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Daytrippers was the brainchild of one parent who had 2 young children one of whom has severe disabilities. Having a day out as a family was a nightmare with an active 4yr old and a child with disabilities. The day usually ended in tears with their visit having to be cut short due to her child with disabilities having a seizure or becoming unwell. This lead to the family feeling very isolated.
Gradually getting to know other parents and carers of children with disabilities made her realised that she was not alone and that abandoned days out and isolation were a common occurrence.
With this in mind she set about looking at ways to improve the situation she found herself in and decided to book a session at space, a special needs soft play/sensory centre and ask other like families if they would like to go.
This initial trip consisted of 4 carers, 5 children and was self funded. After the success of that trip Bev approached several parents and carers with a view to setting up a management committee and Daytrippers was born.
The initial aim of Daytrippers was to be able to provide a day out during each school holiday for children with severe physical and/or learning disabilities, their families and/or carers who often because of the child’s special needs become very isolated.
Since that first day out and with the help of grant funding from a variety of community funds including Bolton Shared Care, donations and funds raised at car boot sales etc the group quickly grew from hiring a 12 seat mini bus for outings to a 22 seat coach.
As word of our success spread we were faced with the dilemma of providing fully wheelchair accessible transport for those children that were unable to transfer to an ordinary seat. This initially meant those families travelling separately to the rest of the group in a wheelchair accessible mini bus. This was far from ideal as the families needed integration and not further segregation so as the numbers on each outing were continuing to grow we decided that we needed to solve the problem by finding a fully wheelchair accessible coach. Since October 2005 the whole group has travelled together by this means which has made an enormous difference to those families who felt further isolated because of their need for wheelchair accessible transport.
During the early days it became very apparent that the group was able to provide a lot of mutual support (both emotional and physical) not just to the special needs children but also to their siblings and parents/carers in a way that those who have not experienced similar problems cannot. This has enabled all those involved with the group to grow in confidence.
From our initial aim of providing a day out during each school holidays we have grown to providing at least one day out and an activity day each week of all the school holidays, Christmas parties, summer drop-in sessions, sports activity taster sessions e.g. Horse riding, swimming, ball games and with the specialist assistance of Bolton Council Outdoor Education Team, water activities, climbing wall and snow tubing/skiing. We also provide activities for the parents/carers e.g. shopping trips, murder mystery evenings, days out at aerial extreme, monkey forest etc. Alongside this we also work in partnership with Serco Leisure and Play and Party Fun House to provide weekly soft play sessions along with trampolining sessions all of which are open to the entire family.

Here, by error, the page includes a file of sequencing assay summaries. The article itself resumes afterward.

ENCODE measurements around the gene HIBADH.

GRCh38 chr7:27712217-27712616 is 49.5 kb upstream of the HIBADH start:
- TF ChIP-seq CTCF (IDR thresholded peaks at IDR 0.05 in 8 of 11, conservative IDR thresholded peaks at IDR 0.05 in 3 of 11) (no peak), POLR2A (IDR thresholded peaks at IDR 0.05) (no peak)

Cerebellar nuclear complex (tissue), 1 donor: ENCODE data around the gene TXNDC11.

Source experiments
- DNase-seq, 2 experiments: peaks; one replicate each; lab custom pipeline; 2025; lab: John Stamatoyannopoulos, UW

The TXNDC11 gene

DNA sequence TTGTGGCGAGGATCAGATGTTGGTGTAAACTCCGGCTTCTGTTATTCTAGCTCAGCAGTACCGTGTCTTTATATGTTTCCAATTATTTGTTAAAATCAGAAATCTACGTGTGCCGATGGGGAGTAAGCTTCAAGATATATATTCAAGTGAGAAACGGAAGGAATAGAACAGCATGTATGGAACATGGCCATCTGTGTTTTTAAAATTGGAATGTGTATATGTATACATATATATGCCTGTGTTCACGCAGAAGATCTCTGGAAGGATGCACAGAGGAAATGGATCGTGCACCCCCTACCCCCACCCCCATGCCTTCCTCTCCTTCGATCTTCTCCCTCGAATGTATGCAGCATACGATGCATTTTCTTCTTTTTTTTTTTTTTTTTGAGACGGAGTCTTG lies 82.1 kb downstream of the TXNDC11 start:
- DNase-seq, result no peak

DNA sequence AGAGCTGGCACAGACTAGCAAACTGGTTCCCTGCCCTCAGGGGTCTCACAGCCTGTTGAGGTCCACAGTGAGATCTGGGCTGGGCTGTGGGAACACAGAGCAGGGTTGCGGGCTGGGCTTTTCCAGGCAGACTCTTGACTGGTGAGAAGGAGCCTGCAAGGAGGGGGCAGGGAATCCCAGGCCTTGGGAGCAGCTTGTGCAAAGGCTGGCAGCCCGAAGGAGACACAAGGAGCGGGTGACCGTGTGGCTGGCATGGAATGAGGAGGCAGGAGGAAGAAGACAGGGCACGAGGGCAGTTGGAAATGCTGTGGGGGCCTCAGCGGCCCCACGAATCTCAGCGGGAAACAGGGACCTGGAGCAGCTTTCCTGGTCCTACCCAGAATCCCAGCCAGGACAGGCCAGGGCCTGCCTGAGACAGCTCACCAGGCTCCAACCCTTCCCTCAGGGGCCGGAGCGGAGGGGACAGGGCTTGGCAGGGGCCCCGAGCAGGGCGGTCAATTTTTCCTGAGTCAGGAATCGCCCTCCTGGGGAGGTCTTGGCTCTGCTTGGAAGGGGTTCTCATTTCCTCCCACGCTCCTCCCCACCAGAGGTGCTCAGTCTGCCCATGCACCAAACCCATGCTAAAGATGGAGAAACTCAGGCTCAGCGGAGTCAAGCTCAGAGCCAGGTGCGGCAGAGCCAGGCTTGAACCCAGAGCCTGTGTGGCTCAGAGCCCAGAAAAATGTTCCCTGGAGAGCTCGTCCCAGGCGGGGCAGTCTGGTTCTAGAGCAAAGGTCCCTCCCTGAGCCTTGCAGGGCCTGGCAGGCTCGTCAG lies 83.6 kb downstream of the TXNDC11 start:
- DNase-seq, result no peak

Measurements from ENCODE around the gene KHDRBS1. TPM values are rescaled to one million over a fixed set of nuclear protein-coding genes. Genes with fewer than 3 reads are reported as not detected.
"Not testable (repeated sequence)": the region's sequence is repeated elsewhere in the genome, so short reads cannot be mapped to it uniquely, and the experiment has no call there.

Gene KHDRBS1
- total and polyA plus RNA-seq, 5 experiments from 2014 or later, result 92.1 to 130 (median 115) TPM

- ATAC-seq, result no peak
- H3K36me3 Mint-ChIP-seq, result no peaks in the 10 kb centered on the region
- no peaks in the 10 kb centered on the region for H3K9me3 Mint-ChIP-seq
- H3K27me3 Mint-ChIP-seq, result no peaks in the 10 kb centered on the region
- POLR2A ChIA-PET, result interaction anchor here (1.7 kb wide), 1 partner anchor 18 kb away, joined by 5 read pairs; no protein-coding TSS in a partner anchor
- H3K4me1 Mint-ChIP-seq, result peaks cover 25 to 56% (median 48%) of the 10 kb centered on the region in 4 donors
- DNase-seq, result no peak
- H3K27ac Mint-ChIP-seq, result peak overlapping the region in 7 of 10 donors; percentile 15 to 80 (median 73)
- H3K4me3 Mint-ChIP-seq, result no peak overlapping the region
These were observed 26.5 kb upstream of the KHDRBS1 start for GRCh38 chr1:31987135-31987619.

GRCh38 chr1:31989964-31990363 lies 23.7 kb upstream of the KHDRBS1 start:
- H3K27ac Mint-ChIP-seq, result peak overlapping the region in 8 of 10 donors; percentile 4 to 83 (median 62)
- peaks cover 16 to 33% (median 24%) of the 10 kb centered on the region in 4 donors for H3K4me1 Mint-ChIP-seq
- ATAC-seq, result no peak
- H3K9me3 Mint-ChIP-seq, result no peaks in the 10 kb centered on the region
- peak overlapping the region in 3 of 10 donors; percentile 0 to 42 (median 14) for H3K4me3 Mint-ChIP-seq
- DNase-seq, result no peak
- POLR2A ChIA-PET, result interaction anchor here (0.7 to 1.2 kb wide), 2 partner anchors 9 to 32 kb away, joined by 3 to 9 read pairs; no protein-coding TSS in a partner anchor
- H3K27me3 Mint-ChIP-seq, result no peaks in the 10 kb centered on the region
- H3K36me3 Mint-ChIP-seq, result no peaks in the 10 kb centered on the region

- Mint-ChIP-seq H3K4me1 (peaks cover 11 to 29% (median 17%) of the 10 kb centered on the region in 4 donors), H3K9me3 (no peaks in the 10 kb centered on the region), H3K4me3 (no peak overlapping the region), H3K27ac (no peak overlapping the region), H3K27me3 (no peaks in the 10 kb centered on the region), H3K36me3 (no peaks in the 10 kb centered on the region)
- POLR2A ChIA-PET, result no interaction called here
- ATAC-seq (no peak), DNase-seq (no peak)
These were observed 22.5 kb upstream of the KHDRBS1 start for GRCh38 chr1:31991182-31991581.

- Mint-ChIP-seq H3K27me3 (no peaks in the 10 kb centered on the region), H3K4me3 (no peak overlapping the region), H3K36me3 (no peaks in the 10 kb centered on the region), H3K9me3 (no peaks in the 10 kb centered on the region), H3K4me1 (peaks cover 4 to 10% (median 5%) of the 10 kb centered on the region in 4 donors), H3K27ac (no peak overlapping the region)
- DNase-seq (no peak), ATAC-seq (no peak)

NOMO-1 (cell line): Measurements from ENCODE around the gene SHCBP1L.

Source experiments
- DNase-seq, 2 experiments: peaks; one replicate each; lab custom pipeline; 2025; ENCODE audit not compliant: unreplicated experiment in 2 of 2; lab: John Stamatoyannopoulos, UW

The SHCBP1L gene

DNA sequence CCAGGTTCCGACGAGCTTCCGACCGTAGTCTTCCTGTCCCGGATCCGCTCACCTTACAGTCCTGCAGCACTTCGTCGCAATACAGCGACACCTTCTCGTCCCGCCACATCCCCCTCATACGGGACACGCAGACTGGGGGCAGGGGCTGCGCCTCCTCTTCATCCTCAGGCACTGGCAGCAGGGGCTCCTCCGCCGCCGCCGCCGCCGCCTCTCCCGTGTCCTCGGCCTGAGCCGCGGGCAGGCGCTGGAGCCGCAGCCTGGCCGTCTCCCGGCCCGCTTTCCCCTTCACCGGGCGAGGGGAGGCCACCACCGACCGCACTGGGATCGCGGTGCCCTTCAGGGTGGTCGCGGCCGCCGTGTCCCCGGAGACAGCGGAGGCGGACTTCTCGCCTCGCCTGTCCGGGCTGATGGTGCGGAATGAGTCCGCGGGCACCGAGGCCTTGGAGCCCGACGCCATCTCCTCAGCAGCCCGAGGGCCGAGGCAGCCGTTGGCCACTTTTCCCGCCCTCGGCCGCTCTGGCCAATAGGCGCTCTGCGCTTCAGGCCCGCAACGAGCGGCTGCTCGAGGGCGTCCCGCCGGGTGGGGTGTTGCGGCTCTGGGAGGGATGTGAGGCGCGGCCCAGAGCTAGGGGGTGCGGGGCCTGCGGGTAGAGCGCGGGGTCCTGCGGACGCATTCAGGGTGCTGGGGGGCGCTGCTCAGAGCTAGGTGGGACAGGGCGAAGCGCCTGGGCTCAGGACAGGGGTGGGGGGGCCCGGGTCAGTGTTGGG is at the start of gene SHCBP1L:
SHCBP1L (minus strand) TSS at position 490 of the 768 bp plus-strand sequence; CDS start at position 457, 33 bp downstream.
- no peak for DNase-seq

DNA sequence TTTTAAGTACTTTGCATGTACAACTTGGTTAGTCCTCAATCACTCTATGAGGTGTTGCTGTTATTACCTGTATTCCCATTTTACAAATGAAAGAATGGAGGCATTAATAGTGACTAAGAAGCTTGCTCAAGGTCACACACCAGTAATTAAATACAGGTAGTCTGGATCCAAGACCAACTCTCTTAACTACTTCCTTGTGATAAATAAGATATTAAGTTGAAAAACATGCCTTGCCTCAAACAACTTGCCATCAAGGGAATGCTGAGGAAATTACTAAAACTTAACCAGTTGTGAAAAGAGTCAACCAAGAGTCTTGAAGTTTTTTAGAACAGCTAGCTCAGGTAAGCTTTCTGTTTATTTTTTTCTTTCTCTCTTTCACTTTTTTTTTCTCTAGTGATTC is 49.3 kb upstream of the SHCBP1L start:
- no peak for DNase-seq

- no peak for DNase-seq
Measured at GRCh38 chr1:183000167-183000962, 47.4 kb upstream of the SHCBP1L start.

From an initial 3 families/carers and with the help of CVS we became a registered charity in 2007. We make contact with the families of disabled children by newsletter which is sent out via all the special needs schools and nurseries in Bolton, we also send copies of this to appropriate departments within Health, Social Services and Education.
In 2008 (and desperately short of funds) we successfully applied for money from Bolton Council’s Aiming High for Disabled Children Pathfinder Project (Transforming Short Breaks for Disabled Children). Part of the conditions of receiving this grant was that we would have to provide fairly detailed information for statistical purposes about the qualifying criteria of the children with disabilities using our group. We got around this confidentiality issue by seeking signed consent from parents to pass this information on.
Gathering this information and feedback also confirmed for us (what we already knew but had little proof of) that Daytrippers was providing a much needed service not just for children with a wide range of severe disabilities but also for their siblings and parents/carers.
Our numbers have continued to grow year after year so that we currently have over 150 families who regularly attend our outings and activities. Although we do charge a fee for our outings and activities this only covers around 30% of the true cost and therefore we need to find the other 70% via our own fundraising initiatives and applying for grants. Over the past few years we have been very fortunate to receive some of this funding via grants from Bolton Council but with government cutbacks the amount of this funding has significantly reduced. We are also very grateful to all those other groups and individuals who have raised funds on our behalf or given donations.
True to its roots and despite its growth Daytrippers remains a purely volunteer run community group providing self help and support to any family in Bolton that has a child with a disability. All the trustees and management of Daytrippers are also parents or carers of a child with disabilities.